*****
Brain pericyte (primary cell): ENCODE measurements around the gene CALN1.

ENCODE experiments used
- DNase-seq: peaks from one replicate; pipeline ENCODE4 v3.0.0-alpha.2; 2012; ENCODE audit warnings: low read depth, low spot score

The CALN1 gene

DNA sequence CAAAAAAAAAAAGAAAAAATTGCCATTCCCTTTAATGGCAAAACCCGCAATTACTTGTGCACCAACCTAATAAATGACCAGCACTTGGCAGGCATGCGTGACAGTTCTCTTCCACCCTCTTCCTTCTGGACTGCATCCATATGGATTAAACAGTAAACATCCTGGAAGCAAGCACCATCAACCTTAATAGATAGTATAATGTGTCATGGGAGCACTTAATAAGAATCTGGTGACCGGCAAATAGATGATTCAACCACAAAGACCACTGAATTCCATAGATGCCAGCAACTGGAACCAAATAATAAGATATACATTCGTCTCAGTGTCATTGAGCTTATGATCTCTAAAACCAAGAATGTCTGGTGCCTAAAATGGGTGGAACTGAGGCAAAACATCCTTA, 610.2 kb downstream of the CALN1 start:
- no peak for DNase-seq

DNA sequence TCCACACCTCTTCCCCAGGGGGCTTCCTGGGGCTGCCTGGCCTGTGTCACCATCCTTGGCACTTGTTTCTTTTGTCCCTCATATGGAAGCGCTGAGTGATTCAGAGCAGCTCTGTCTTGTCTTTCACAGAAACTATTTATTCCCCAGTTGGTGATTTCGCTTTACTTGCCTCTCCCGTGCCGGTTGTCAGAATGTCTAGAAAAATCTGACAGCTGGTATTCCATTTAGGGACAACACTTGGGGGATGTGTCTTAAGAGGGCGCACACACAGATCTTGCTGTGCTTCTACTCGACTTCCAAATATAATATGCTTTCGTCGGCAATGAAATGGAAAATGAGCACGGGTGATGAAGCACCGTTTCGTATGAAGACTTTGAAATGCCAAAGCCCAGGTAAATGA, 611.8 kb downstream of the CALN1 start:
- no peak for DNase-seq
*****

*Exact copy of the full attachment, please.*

Brain pericyte (primary cell): ENCODE measurements around the gene CALN1.

ENCODE experiments used
- DNase-seq: peaks from one replicate; pipeline ENCODE4 v3.0.0-alpha.2; 2012; ENCODE audit warnings: low read depth, low spot score

The CALN1 gene

DNA sequence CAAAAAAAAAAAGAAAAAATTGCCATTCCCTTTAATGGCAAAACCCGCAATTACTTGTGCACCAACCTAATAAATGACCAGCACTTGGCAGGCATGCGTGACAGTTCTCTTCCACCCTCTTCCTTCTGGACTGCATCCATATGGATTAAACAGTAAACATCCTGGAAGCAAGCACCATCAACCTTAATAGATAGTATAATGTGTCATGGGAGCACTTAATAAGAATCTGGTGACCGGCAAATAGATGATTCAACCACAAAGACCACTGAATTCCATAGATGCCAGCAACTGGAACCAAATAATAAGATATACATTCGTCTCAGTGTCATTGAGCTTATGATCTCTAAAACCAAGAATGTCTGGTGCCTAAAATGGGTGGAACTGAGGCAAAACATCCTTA, 610.2 kb downstream of the CALN1 start:
- no peak for DNase-seq

DNA sequence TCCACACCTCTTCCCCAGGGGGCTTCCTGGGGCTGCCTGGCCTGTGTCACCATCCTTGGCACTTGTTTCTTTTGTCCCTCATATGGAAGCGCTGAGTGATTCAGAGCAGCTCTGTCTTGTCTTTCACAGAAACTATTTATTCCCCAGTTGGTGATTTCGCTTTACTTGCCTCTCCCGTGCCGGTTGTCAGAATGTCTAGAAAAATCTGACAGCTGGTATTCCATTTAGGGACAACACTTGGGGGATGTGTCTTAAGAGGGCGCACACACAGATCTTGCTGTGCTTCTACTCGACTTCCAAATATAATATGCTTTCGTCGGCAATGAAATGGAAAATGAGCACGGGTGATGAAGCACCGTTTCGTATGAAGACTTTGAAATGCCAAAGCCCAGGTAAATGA, 611.8 kb downstream of the CALN1 start:
- no peak for DNase-seq